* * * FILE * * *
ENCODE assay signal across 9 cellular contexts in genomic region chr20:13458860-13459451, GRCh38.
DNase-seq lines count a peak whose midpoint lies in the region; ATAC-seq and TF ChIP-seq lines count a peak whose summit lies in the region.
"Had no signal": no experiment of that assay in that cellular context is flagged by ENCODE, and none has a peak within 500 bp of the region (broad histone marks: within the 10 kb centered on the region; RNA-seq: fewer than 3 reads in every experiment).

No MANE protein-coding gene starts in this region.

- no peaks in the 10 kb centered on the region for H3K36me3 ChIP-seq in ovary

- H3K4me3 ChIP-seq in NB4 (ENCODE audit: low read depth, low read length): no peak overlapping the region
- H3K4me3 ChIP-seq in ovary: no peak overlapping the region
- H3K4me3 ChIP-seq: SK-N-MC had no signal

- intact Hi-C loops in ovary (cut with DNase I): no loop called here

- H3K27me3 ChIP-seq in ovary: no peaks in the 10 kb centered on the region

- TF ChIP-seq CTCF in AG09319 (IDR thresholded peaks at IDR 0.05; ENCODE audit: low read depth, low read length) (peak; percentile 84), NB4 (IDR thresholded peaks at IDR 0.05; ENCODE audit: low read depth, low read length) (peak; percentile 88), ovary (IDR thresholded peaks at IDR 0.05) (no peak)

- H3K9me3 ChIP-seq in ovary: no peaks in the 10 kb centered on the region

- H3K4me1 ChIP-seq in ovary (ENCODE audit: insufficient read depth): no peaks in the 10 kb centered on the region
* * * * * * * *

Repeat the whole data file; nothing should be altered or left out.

ENCODE assay signal across 9 cellular contexts in genomic region chr20:13458860-13459451, GRCh38.
DNase-seq lines count a peak whose midpoint lies in the region; ATAC-seq and TF ChIP-seq lines count a peak whose summit lies in the region.
"Had no signal": no experiment of that assay in that cellular context is flagged by ENCODE, and none has a peak within 500 bp of the region (broad histone marks: within the 10 kb centered on the region; RNA-seq: fewer than 3 reads in every experiment).

No MANE protein-coding gene starts in this region.

- no peaks in the 10 kb centered on the region for H3K36me3 ChIP-seq in ovary

- H3K4me3 ChIP-seq in NB4 (ENCODE audit: low read depth, low read length): no peak overlapping the region
- H3K4me3 ChIP-seq in ovary: no peak overlapping the region
- H3K4me3 ChIP-seq: SK-N-MC had no signal

- intact Hi-C loops in ovary (cut with DNase I): no loop called here

- H3K27me3 ChIP-seq in ovary: no peaks in the 10 kb centered on the region

- TF ChIP-seq CTCF in AG09319 (IDR thresholded peaks at IDR 0.05; ENCODE audit: low read depth, low read length) (peak; percentile 84), NB4 (IDR thresholded peaks at IDR 0.05; ENCODE audit: low read depth, low read length) (peak; percentile 88), ovary (IDR thresholded peaks at IDR 0.05) (no peak)

- H3K9me3 ChIP-seq in ovary: no peaks in the 10 kb centered on the region

- H3K4me1 ChIP-seq in ovary (ENCODE audit: insufficient read depth): no peaks in the 10 kb centered on the region